My husband Mike Knezovich and I have written posts about our writer friend Jean Thompson many times before – everything from the one I wrote about how she introduced herself to me decades ago from the barstool next to mine at Champaign’s Esquire Lounge to the one Mike wrote after Who Do You Love? (One of her collections of short stories) was nominated for a National Book Award.
Jean was in Chicago for the Printer’s Row Lit Fest last weekend. Her session was scheduled at the same time as the memorial service Mike mentioned in his Mondays with Mike post earlier this week so we didn’t go to hear her panel. Lorraine Schmall to the rescue! Lorraine is a writer in the weekly memoir class I lead in Printers Row. She went to Jean’s panel at the Lit Fest and reports in here for our Safe & Sound blog readers. Here’s Lorraine’s guest post:
By Lorraine Schmall
If you haven’t made it to Lit Fest, a/k/a The Printer’s Row Book Fair, mark it on your calendars for next year. This pageant of poetry and prose has been around since 1985, and it’s really fun.
The crowd is happy because vendors give away a myriad of free shopping bags and sunglasses. There are a million gorgeous books, and they’re all on sale. There are writers hawking their work, and young optimists handing out pins that say “every poem is a revolution.” There’s food and drink. There are high-class live events featuring the two hundred some invited authors, like movie star Ethan Hawke, Gourmet Mag Editor Ruth Reichl, astronaut Buzz Aldrin, and Pulitzer Prize-Winning poet Tracy K. Smith.
It was ninety degrees all day Saturday but the streets were packed, and the bars were crowded: nothing like a short story and a Sangria.
I started my day with a session called “Do We Ever Escape the Past?” an intriguing question, but one left unanswered. The panel of superstar authors with Chicago connections chose to talk more about their art than psychology. But it was worthwhile, nonetheless.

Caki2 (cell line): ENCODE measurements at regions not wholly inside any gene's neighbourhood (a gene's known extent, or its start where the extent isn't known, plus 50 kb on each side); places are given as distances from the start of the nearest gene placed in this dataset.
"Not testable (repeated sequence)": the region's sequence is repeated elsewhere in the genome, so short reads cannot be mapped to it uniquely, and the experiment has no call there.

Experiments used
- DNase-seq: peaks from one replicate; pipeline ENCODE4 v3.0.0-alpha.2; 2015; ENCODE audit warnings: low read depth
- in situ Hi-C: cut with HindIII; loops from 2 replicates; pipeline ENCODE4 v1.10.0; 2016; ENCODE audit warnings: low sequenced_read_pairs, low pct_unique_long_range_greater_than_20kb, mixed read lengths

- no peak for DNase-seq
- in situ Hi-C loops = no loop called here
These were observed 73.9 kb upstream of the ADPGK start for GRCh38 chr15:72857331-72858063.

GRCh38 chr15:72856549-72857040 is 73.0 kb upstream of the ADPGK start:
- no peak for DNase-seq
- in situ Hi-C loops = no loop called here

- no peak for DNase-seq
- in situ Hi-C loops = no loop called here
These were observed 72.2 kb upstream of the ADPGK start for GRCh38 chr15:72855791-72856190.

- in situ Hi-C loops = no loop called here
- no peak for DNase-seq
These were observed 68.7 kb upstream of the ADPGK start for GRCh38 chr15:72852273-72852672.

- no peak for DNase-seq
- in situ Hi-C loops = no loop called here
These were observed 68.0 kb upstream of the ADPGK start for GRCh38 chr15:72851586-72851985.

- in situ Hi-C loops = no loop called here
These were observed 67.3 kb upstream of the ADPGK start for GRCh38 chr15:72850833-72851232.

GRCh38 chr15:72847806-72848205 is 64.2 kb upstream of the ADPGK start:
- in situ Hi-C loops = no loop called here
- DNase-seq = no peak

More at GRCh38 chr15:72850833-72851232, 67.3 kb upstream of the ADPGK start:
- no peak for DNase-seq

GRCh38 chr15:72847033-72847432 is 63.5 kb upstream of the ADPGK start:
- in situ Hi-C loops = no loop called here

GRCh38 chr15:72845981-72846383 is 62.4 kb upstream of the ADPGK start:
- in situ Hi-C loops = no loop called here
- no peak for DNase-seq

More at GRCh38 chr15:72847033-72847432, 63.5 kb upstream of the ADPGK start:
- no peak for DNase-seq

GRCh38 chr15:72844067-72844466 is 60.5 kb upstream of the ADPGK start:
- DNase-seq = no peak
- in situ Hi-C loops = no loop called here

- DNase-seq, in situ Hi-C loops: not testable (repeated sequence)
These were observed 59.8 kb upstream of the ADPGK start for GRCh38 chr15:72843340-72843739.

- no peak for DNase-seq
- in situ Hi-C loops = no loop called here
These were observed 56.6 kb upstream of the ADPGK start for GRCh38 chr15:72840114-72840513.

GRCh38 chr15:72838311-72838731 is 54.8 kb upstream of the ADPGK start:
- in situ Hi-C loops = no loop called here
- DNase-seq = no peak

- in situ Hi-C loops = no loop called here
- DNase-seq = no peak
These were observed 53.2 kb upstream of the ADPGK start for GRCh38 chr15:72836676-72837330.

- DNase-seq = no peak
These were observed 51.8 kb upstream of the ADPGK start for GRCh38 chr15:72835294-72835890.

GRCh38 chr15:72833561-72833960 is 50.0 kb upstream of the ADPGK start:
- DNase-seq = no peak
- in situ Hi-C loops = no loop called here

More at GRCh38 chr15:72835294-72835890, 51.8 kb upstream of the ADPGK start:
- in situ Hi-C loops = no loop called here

Jean Thompson lives in Urbana and teaches at the U of I. She Poured out Her Heart is her twelfth book. She shared a dais with Julia Keller, a West-Virginia transplant who’s got a condo in Chicago, six best-selling books under her belt, and a Pulitzer Prize for writing (as a reporter for the Chicago Tribune) a “gripping, meticulously reconstructed account of a deadly 10-second tornado” near Starved Rock State Park. I remember the stories and got scared again just reading that in her bio.
Joining them was Vu Tran, born in war-scarred Viet Nam shortly after his father was airlifted out with the U.S. troops as Saigon fell. Vu is now a University of Chicago professor who has written a noir crime thriller featuring 1970’s Vietnamese refugees and an insider’s look at Las Vegas.
They were a stellar panel, all three with books positively reviewed in the New York Times, so they had a prestigious time slot –late morning — and a plush address: the Shedd Room at the Blake Hotel (many other authors had to carry on under tents in the mind-bending heat).
It was a fast hour and a half, listening to them. Funny Jean told us “It’s so much easier to write about bad sex than good sex. Everybody’s had that.” When asked if she starts her books with a plan, she said her characters created themselves. “This time I really wanted to write about higher love. But every day life and ordinary people got in the way.”
Jean’s biggest fan, humorist David Sedaris, claims “no one is beneath her interest…or beyond her reach.” I can’t wait to read her books.
It was exciting to meet Vu Tran, since I just came back from a visit to Viet Nam with my daughter. I assume his book will never be sold in his native country, which regulates speech and art as strictly as a red light camera controls us scofflaws. He said his first novel Dragonfish had a life of its own. “I didn’t know the ending until a week before I turned it into the publisher.” Not surprisingly, this brainy academic said all his characters suffer from a great deal of anxiety, like their creator. “That’s tough for them, but great for me because it’s fascinating to write about.”
Besides his neuroses, was anything else from his past in the book? “I was in a bad relationship at the time. All that menace and anxiety fell onto the pages of my book.”
Julia Keller, a television and radio commentator, was an upbeat moderator, who is happy that people write, read, and love books. “Print is back!” she crowed. She ended the session by quoting Phil Ochs, when she ruminated about why anybody would try to write at a time in history when all hell seems to be breaking loose: “In a time of such ugliness, the true protest is beauty.”